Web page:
A man in a white button-down shirt with a sight stick and sunglasses, holding one hand onto the elbow of a woman with a blue shirt. They are walking in the woods.

Bird-a-thon for All

This year marks the 40th anniversary of Mass Audubon’s annual fundraiser and birding competition, Bird-a-thon. During Bird-a-thon, teams of birders work to identify the most species of birds over a 24-hour period, beginning Friday, May 12 at 6pm and ending Saturday, May 13 at 6pm.

This year, as part of the suite of exciting programing that Mass Audubon educators are offering for Bird-a-thon, you can also experience accessible birding programs across the state.

Birding on Accessible Trails

A man in a white button-down shirt with a sight stick and sunglasses, holding one hand onto the elbow of a woman with a blue shirt. They are walking in the woods.

On Saturday, May 13, join the staff from Arcadia Wildlife Sanctuary at the Silvio O. Conte National Wildlife Refuge in Hadley to bird along the one-mile accessible trail, composed of crushed stone and boardwalks, with seating located every 200 feet.

Later in the day, at Tidmarsh in Plymouth, join naturalists as they bird on the approximately one mile long flat and even crushed stone and boardwalk on Mass Audubon’s newest All Persons Trail.

Want to bird on your own? Our sensory-rich All Persons Trails located at 15 wildlife sanctuaries across the state invite visitors of all abilities to explore nature on wide, even paths of crushed gravel, or boardwalk.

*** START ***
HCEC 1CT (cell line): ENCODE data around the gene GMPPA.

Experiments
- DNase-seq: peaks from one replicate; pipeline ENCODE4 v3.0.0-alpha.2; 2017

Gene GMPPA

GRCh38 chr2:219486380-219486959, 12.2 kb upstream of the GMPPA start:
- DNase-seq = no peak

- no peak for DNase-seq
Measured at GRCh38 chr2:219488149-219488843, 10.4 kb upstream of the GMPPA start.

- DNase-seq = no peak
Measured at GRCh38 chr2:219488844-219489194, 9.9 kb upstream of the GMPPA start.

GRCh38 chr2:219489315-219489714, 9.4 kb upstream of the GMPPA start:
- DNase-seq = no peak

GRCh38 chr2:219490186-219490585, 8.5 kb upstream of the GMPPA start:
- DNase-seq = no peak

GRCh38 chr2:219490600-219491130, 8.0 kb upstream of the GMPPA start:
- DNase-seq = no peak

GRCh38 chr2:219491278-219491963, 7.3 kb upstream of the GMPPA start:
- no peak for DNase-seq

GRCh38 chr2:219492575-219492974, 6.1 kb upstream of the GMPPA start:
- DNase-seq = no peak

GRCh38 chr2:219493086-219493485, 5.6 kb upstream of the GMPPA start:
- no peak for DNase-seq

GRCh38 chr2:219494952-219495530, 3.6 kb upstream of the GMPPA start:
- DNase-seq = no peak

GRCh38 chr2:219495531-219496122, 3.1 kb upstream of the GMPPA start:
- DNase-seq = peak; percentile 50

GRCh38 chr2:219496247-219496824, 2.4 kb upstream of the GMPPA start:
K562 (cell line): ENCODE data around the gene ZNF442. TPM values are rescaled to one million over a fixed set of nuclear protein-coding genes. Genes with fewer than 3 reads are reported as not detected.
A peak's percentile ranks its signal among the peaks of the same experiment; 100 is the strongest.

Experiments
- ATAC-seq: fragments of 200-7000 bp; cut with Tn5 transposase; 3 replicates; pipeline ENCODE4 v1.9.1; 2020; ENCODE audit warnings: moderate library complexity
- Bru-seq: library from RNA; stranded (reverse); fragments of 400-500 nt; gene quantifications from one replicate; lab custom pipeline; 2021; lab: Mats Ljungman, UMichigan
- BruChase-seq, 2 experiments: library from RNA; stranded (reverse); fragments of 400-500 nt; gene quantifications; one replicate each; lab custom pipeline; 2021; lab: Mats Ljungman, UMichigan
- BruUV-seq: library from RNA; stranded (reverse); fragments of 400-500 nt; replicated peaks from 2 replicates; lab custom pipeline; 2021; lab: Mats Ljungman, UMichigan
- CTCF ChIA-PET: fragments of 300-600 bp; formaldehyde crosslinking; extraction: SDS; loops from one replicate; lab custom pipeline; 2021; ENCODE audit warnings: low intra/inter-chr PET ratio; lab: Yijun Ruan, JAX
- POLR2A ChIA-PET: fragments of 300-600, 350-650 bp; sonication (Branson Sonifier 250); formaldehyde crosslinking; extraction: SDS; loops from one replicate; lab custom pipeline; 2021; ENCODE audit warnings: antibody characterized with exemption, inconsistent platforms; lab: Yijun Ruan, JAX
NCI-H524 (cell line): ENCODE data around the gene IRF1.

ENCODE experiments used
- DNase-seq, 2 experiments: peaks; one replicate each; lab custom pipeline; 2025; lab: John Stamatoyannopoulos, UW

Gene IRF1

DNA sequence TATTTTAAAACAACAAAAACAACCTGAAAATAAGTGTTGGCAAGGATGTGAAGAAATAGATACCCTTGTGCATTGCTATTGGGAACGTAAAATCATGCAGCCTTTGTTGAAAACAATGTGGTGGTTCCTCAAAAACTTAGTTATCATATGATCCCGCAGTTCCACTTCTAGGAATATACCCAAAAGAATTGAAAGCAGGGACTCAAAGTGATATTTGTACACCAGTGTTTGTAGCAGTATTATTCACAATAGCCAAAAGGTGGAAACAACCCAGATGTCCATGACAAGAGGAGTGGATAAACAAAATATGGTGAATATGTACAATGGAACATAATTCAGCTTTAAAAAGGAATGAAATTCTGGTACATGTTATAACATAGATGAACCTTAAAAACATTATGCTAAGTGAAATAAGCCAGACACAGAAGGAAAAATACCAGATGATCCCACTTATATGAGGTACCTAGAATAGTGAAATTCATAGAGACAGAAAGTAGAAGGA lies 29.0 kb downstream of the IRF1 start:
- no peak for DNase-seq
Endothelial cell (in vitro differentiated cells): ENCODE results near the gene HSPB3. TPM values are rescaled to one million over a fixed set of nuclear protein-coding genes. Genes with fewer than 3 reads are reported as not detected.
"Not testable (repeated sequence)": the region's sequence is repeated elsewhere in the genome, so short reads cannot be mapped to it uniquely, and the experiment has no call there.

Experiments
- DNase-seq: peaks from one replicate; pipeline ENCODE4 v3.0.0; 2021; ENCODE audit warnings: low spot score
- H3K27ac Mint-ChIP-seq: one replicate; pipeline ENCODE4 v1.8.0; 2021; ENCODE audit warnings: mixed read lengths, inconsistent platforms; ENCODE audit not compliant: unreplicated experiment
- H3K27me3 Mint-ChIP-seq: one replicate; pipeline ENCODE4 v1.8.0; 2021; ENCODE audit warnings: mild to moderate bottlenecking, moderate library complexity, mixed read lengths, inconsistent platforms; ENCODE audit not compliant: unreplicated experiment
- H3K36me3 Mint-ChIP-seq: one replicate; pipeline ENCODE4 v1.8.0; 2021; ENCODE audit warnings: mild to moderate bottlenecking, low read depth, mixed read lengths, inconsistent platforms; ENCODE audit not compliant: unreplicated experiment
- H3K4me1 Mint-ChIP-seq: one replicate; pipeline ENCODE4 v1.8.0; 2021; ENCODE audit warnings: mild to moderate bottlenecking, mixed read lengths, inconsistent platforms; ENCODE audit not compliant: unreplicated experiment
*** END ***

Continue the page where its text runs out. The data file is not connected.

Birding by Ear

Yellow and black bird standing on a stick.
Magnolia Warbler © Jim Sonia

You don’t have to see a bird for it to count for Bird-a-thon – hearing one also counts!

Saturday morning, head to Cedar Pond in Wenham to join the North Shore’s Big Sit, which will be focused on identifying birds by ear with the guidance of Mass Audubon Program Ornithologist, Sarah Courchesne.

Saturday afternoon, join Mass Audubon’s former artist-in-residence, Barry Van Dusen, at Wachusett Meadow in Princeton for a bird walk where you will learn to bird by ear. By focusing on identifying birdsong, you will unlock the potential to identify many more species of birds and practice an extremely useful birding skill.

These Birding by Ear programs are open to anyone, and they are designed to be especially helpful to birdwatchers who may have limited vision.

Birding in Place

An older white man and woman sitting on a bench in the woods. Both are looking up with the woman pointing at something in the trees above.

Accessible birding in place programs, like the previously mentioned North Shore Big Sit, will be happening across the state as teams vie for the Sitting Duck Award. On Friday evening join a birding in place program at Arcadia in Easthampton. Saturday morning, grab your coffee or tea and join an accessible birding in place programming happening at Felix Neck in Edgartown, Broad Meadow Brook in Worcester, Allens Pond in Dartmouth, Boston Nature Center in Mattapan, or Wellfleet Bay in South Wellfleet.

Birding by Bus

If mobility is a challenge, travel by bus for a unique, accessible, urban birding experience in Worcester on Saturday. Join natural history guide and birding instructor, Sheryl Pereira, on the WRTA bus departing from Broad Meadow Brook in Worcester and spend the day visiting birding hotspots around the city!